3 November 2021
My sister is in her 60s and has worked most of her life with animals. Human Resources (HR) is harassing her to work part-time in the job she needs and loves, and it looks like there is a plan to get her out altogether. Like many women our age, her superannuation is not enough to retire on yet. I advised her to join the union and get advice. If they fail her, what else can she do?
Your sister’s situation is all too common and an important reminder that despite a lifetime of working, women will retire with 47 per cent less super than men. Women in Super estimate that more than 40 per cent of older single retired women will live in poverty. Working full-time has no doubt been a combination of your sister’s passion for her work but also a financial necessity. And it’s worth pointing out that an employer cannot make such a significant variation to your sister’s hours (and contract) without with her agreement or without paying her a redundancy for a full-time role that no longer seems to exist.
I recommend your sister seek advice from a union as you suggest, or else speak to the Fair Work Commission about her rights and see if there is a way to negotiate with her employer an outcome that will work for everyone. If there is someone at her workplace she trusts and who may be able to help advocate her position with her boss, that could also be helpful.
My friend’s daughter asked me how I have coped with bad behaviour from men over the years in a corporate environment. She is a young, competent woman and her lecturer has been belittling her. She also finds him misogynistic, and she asked me if she should complain to the university. As an older woman moving to the end of my career, I note with sadness that things seem to have gotten worse, not better. I’m afraid my advice is not right because during my career I tended to accept and ignore bad behaviour. What advice would you offer her?
Like you, I ignored bad behaviour for much of my career too. It just seemed easier to get on with things than cause a fuss. But with the benefit of hindsight, I sincerely wished I had called it out.
My recommendation would be for this young woman to speak up. She may find safety in numbers – if she is finding this lecturer to be misogynistic and belittling, other women most likely are as well. I would encourage them to make a complaint together so that she does not need to feel so exposed and alone. Most universities should have a well-developed complaints procedure. I suggest that she investigates what is involved and seeks any advice she needs to.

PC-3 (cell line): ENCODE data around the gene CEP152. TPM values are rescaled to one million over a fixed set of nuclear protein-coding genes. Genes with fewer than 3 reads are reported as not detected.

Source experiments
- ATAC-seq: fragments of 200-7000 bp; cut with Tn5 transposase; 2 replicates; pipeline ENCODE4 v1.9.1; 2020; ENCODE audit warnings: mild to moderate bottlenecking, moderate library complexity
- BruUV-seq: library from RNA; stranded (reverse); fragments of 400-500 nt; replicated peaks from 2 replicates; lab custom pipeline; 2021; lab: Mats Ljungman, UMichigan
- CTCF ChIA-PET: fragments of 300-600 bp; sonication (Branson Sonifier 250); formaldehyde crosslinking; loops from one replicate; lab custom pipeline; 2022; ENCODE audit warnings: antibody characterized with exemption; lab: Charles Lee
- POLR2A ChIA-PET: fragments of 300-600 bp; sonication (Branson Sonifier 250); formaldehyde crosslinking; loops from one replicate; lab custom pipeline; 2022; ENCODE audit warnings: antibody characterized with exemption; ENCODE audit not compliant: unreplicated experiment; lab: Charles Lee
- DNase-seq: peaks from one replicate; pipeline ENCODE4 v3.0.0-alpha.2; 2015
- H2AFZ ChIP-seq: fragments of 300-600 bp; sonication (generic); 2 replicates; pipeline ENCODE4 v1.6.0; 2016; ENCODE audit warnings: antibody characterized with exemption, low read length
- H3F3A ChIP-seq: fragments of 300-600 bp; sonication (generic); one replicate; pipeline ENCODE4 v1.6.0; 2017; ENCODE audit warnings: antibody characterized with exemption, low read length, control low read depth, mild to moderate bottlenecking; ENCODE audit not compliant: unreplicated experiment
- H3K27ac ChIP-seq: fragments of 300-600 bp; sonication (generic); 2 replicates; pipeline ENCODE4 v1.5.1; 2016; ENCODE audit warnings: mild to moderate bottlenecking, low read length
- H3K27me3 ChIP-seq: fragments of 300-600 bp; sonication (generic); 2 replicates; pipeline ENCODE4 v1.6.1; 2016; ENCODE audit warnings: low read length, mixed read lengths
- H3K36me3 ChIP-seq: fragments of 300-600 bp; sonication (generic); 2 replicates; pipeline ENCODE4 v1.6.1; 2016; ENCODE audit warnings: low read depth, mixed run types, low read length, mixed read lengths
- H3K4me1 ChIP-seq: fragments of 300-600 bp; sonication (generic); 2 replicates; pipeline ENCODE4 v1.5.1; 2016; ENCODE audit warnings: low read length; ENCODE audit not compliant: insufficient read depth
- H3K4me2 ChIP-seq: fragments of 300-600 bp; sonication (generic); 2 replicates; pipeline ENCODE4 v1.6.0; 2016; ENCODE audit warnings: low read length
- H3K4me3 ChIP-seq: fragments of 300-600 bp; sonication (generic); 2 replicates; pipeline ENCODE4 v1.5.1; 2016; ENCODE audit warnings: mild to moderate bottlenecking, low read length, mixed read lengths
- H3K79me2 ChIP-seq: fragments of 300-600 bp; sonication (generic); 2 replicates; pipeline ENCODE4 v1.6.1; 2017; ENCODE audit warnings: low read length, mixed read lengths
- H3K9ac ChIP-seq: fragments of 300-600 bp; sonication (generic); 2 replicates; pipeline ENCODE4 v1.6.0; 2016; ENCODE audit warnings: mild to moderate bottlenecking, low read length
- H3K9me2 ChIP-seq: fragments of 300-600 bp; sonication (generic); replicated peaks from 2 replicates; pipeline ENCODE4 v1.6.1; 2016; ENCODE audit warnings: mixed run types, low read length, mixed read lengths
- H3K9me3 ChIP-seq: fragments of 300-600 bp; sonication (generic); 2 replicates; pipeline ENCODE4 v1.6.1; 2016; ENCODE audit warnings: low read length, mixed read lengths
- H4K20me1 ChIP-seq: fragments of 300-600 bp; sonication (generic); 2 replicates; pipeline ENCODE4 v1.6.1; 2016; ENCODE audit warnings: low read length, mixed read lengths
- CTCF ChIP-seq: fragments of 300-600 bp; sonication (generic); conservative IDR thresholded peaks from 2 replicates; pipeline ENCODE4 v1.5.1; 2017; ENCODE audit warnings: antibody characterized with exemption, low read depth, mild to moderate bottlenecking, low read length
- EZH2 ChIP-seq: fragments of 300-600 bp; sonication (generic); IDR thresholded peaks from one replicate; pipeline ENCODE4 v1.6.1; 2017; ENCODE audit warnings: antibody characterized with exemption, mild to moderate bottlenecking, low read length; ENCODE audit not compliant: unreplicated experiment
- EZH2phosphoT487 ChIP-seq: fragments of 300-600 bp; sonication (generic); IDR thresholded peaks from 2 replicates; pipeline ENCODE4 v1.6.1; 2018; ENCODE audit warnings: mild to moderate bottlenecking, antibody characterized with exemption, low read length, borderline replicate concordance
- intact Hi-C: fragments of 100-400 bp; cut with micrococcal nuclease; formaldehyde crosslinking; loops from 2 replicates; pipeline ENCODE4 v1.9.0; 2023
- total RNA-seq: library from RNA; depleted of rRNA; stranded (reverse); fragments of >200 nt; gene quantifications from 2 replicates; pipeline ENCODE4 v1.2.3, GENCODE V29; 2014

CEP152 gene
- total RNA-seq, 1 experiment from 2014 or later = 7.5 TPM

And to any male lecturers who are reading this column and have a pit in their stomach wondering if this letter may be referring to you, be forewarned, your time is up. Stop behaving in a way that could see you in the pages of this paper.
Do any workplace “norms” exist anymore? I see a lot of the letters sent to you in this column about email response times as well as usage of BCC and wonder if the lack of understanding around “norms” is adding to workplace stress and therefore anxiety?
Easily one of the letters I received the most feedback on was the one published last month about the boss who sends emails at all hours of the night. What struck me most was how divergent views were in response and how differently people perceive and respond to the issue. To that extent, I think you are right to suggest that workplace norms no longer exist. But I also think it is more nuanced than that. Workplace norms no longer exist in a way that are consistent across all ways of working but I do believe they still exist in individual workplaces. Ultimately, that it shows up in the company culture or “the way we do things around here”.
For example, in arguing about whether bosses (or frankly, anyone) should be able to send emails any time, there was a clear divide. One side of the argument said that in their companies, they used the delay send function or perhaps had messages on the end of their emails reminding people there was no need to respond. That was ingrained in their company culture. But there were just as many people who commented that where they work, the responsibility is on the person receiving the email to manage their own time and priorities. They argued there are no standard working hours anymore and so expecting emails to only be sent between 9–5 is out of date.
In terms of whether it is causing people stress and anxiety, I suspect you could be right, and it may be a sign that the company culture you are part of is not for you.
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